a paint event

author: Jan Bodnar
website: zetcode.com 
last edited: November 2010
"""

import wx

class Example(wx.Frame):
    def __init__(self, parent, title):
        super(Example, self).__init__(parent, title=title, 
            size=(250, 150))

        self.Bind(wx.EVT_PAINT, self.OnPaint)

        self.Centre()
        self.Show()

    def OnPaint(self, e):
        dc = wx.PaintDC(self)
        dc.DrawLine(50, 60, 190, 60)

if __name__ == '__main__':
    app = wx.App()
    Example(None, 'Line')
    app.MainLoop()

We draw the same line. This time in reaction to a paint event.

self.Bind(wx.EVT_PAINT, self.OnPaint)

Here we bind the OnPaint method to the wx.PaintEvent event. It means, that each time our window is repainted, we call the OnPaint method. Now the line will not disappear, if we resize our window (cover it, maximize it).

 dc = wx.PaintDC(self)

Notice, that this time we have used the wx.PaintDC device context.

Drawing a line
Figure: drawing a line

Computer graphics

There are two different computer graphics. Vector and raster graphics. Raster graphics represents images as a collection of pixels. Vector graphics is the use of geometrical primitives such as points, lines, curves or polygons to represent images. These primitives are created using mathematical equations.

Both types of computer graphics have advantages and disadvantages. The advantages of vector graphics over raster are:

Types of primitives

Device context attributes

Attribute Object Default value Get Method Set Method
Brushwx.Brushwx.WHITE_BRUSH wx.Brush GetBrush()SetBrush(wx.Brush brush)
Penwx.Penwx.BLACK_PEN wx.Pen GetPen()SetPen(wx.Pen pen)
Mapping Mode-wx.MM_TEXT int GetMapMode()SetMapMode(int mode)
BackgroundMode-wx.TRANSPARENT int GetBackgroundMode()SetBackgroundMode(int mode)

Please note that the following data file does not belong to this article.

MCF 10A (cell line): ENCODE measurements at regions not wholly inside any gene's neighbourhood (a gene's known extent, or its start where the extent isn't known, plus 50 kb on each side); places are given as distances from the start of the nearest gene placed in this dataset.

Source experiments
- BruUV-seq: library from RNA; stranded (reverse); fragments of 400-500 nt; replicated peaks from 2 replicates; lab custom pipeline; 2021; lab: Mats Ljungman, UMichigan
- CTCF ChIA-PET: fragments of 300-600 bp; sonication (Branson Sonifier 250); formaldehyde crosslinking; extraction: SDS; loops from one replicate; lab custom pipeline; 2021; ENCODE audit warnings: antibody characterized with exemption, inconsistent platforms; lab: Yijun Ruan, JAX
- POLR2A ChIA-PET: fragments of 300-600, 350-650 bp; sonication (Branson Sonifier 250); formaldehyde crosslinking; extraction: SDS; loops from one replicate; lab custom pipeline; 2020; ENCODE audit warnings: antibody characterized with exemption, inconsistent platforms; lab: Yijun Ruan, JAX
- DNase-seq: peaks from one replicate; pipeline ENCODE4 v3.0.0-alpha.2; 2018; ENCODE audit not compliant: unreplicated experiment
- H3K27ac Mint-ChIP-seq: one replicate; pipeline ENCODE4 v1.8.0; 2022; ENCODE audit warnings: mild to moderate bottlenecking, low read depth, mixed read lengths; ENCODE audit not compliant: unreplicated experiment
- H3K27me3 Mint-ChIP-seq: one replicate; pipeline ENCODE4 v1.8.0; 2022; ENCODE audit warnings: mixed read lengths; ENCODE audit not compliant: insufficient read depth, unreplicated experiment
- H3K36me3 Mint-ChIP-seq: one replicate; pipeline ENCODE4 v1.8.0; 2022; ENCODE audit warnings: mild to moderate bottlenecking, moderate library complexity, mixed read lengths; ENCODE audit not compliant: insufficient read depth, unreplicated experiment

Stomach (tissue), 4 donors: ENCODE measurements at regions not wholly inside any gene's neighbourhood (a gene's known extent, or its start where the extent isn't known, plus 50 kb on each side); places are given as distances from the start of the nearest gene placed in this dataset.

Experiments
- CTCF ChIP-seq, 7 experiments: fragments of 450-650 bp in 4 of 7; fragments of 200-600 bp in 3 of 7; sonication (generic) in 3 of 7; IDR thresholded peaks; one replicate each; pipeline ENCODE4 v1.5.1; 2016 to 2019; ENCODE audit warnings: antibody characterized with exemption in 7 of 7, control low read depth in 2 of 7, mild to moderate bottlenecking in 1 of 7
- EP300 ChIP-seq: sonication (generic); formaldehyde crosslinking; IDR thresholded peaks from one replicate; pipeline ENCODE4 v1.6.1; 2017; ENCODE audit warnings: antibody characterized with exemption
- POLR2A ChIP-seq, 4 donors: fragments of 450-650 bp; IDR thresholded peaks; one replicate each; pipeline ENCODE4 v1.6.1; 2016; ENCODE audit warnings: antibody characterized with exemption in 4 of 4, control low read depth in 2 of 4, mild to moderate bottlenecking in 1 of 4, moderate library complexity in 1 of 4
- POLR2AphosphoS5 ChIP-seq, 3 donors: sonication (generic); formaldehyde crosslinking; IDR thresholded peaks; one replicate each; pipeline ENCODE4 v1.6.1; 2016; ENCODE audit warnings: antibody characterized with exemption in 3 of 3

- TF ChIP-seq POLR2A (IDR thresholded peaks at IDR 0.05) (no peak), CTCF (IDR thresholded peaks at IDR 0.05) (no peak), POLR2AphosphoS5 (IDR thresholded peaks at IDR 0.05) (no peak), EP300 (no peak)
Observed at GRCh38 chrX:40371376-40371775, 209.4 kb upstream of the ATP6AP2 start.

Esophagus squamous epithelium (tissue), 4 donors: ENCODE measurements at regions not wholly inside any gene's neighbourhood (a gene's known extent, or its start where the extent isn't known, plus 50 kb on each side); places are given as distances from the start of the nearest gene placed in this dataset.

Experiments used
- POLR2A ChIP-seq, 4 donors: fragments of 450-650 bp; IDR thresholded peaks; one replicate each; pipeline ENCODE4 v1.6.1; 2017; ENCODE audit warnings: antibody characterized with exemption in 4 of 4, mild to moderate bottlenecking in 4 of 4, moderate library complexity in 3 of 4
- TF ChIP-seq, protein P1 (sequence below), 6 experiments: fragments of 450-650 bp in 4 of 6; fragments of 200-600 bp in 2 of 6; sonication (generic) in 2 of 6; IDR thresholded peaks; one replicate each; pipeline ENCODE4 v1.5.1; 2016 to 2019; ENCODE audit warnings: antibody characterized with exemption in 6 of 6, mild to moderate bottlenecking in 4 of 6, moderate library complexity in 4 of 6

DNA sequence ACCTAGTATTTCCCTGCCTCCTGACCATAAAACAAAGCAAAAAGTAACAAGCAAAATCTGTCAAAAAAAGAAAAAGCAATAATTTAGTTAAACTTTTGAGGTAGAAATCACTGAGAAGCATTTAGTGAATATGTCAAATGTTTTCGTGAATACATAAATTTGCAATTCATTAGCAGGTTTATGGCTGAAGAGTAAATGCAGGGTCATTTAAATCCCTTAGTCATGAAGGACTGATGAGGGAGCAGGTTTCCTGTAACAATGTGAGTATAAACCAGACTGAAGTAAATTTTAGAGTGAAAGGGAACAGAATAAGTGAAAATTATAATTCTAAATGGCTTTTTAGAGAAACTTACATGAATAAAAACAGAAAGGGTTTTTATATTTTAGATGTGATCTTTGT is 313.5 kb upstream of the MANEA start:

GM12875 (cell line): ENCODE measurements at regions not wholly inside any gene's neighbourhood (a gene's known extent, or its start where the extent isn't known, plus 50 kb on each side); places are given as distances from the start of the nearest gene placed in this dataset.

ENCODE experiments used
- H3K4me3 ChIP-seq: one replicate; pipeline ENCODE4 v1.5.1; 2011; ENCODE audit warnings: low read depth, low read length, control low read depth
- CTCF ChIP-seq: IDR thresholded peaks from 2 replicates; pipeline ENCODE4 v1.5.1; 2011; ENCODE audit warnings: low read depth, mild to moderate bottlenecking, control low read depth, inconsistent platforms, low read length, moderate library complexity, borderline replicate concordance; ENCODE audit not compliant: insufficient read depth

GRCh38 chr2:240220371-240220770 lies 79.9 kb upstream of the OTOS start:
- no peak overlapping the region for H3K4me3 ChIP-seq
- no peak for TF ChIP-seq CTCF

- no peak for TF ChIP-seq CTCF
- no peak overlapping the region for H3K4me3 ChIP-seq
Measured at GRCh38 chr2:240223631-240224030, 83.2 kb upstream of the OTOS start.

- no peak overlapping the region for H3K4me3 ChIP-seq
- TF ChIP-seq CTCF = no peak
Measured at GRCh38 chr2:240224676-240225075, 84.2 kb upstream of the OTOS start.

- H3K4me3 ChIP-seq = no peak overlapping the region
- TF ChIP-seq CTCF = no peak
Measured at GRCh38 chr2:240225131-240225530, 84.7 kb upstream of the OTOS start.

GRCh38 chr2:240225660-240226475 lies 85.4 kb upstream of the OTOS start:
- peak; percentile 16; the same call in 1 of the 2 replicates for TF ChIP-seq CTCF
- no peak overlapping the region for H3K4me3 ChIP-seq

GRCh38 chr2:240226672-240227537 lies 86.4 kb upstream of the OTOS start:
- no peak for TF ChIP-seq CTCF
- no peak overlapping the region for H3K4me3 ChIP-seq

Text background colourwx.Colourwx.WHITE wx.Colour GetTextBackground()SetTextBackground(wx.Colour colour)
Text foreground colourwx.Colourwx.BLACK wx.Colour GetTextForeground()SetTextForeground(wx.Colour colour)

Basic elements

In the following lines we will introduce several elementary objects. Colours, Brushes, Pens, Joins, Caps, Gradients.

Colours

A colour is an object representing a combination of Red, Green, and Blue (RGB) intensity values. Valid RGB values are in the range 0 to 255. There are three ways for setting colours. We can create a wx.Colour object, use a predefined colour name or use hex value string. wx.Colour(0,0,255), 'BLUE', '#0000FF'. These three notations produce the same colour.

A perfect tool for working with colours can be found on the colorjack.com website. Or we can use such a tool as Gimp.

We have also a list of predefined colour names that we can use in our programs.

Standard Colour Database
AQUAMARINEBLACKBLUEBLUE VIOLETBROWN
CADET BLUECORALCORNFLOWER BLUECYANDARK GREY
DARK GREENDARK OLIVE GREENDARK ORCHIDDARK SLATE BLUEDARK SLATE GREY
DARK TURQUOISEDIM GREYFIREBRICKFOREST GREENGOLD
GOLDENRODGREYGREENGREEN YELLOWINDIAN RED
KHAKILIGHT BLUELIGHT GREYLIGHT STEEL BLUELIME GREEN
MAGENTAMAROONMEDIUM AQUAMARINEMEDIUM BLUEMEDIUM FOREST GREEN
MEDIUM GOLDENRODMEDIUM ORCHIDMEDIUM SEA GREENMEDIUM SLATE BLUEMEDIUM SPRING GREEN
MEDIUM TURQUOISEMEDIUM VIOLET REDMIDNIGHT BLUENAVYORANGE
ORANGE REDORCHIDPALE GREENPINKPLUM
PURPLEREDSALMONSEA GREENSIENNA
SKY BLUESLATE BLUESPRING GREENSTEEL BLUETAN
THISTLE TURQUOISEVIOLETVIOLET REDWHEAT
WHITEYELLOWYELLOW GREEN
#!/usr/bin/python
# -*- coding: utf-8 -*-

"""
ZetCode wxPython tutorial 

This program draws nine colours
on the window

author: Jan Bodnar
website: zetcode.com 
last edited: November 2010
"""

import wx

class Example(wx.Frame):
    def __init__(self, parent, title):
        super(Example, self).__init__(parent, title=title, 
            size=(350, 280))

        self.Bind(wx.EVT_PAINT, self.OnPaint)

        self.Centre()
        self.Show()
        

    def OnPaint(self, e):
        dc = wx.PaintDC(self)
        dc.SetPen(wx.Pen('#d4d4d4'))

        dc.SetBrush(wx.Brush('#c56c00'))
        dc.DrawRectangle(10, 15, 90, 60)

        dc.SetBrush(wx.Brush('#1ac500'))
        dc.DrawRectangle(130, 15, 90, 60)

        dc.SetBrush(wx.Brush('#539e47'))
        dc.DrawRectangle(250, 15, 90, 60)

        dc.SetBrush(wx.Brush('#004fc5'))
        dc.DrawRectangle(10, 105, 90, 60)